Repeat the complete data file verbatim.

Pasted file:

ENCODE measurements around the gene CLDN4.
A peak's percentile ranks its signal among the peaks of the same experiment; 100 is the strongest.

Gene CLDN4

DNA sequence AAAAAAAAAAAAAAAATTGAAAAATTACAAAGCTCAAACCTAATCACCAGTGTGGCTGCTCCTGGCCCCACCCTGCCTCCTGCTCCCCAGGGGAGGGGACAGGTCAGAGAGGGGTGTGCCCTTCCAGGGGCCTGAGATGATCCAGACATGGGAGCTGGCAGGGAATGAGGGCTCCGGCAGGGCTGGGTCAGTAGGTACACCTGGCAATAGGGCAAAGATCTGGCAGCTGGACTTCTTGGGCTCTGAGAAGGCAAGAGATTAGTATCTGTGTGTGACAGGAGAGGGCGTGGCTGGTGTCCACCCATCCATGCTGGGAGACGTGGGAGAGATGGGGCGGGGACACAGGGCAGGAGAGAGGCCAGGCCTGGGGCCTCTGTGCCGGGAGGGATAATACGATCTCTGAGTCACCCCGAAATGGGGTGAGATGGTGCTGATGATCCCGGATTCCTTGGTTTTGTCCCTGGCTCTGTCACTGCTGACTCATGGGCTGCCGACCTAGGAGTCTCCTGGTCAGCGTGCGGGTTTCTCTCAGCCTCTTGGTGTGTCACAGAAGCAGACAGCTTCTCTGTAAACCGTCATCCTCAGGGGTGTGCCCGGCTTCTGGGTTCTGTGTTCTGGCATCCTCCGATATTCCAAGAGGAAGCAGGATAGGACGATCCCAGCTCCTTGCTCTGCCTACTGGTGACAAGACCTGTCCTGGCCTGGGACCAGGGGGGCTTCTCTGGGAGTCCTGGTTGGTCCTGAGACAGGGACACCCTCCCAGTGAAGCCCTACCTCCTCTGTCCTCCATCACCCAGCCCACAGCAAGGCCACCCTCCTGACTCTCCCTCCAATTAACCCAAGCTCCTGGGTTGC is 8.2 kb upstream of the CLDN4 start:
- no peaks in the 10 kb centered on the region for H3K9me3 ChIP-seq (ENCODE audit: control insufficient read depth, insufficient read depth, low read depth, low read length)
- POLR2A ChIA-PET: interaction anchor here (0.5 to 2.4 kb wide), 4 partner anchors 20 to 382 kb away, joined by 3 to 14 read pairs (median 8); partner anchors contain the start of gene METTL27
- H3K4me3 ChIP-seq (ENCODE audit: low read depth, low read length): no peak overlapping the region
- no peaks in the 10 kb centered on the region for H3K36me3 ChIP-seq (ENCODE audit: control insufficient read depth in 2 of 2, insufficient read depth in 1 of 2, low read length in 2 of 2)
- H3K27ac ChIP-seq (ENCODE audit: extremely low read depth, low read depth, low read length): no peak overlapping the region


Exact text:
ENCODE measurements around the gene CLDN4.
A peak's percentile ranks its signal among the peaks of the same experiment; 100 is the strongest.

Gene CLDN4

DNA sequence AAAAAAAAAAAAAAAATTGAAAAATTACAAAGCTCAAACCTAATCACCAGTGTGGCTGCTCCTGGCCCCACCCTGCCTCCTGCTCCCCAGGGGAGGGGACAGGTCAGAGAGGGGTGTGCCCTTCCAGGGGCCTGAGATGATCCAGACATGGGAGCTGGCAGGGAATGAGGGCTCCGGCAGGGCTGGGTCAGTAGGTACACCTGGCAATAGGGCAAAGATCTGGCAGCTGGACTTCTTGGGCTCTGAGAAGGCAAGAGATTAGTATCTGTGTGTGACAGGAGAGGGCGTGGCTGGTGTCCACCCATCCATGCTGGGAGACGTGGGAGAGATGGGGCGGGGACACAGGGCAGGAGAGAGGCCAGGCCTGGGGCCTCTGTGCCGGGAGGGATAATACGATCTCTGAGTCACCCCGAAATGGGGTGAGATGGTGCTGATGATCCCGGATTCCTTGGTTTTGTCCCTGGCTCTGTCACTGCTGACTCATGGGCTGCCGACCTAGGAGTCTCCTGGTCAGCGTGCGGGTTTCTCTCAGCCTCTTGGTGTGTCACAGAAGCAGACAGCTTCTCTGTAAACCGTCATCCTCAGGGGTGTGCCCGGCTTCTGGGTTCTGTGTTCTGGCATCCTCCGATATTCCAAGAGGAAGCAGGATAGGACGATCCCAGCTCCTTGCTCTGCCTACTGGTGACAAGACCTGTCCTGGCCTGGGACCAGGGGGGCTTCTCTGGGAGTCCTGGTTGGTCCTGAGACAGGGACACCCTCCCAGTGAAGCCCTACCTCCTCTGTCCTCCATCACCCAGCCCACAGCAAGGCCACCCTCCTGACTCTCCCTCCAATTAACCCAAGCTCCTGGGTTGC is 8.2 kb upstream of the CLDN4 start:
- no peaks in the 10 kb centered on the region for H3K9me3 ChIP-seq (ENCODE audit: control insufficient read depth, insufficient read depth, low read depth, low read length)
- POLR2A ChIA-PET: interaction anchor here (0.5 to 2.4 kb wide), 4 partner anchors 20 to 382 kb away, joined by 3 to 14 read pairs (median 8); partner anchors contain the start of gene METTL27
- H3K4me3 ChIP-seq (ENCODE audit: low read depth, low read length): no peak overlapping the region
- no peaks in the 10 kb centered on the region for H3K36me3 ChIP-seq (ENCODE audit: control insufficient read depth in 2 of 2, insufficient read depth in 1 of 2, low read length in 2 of 2)
- H3K27ac ChIP-seq (ENCODE audit: extremely low read depth, low read depth, low read length): no peak overlapping the region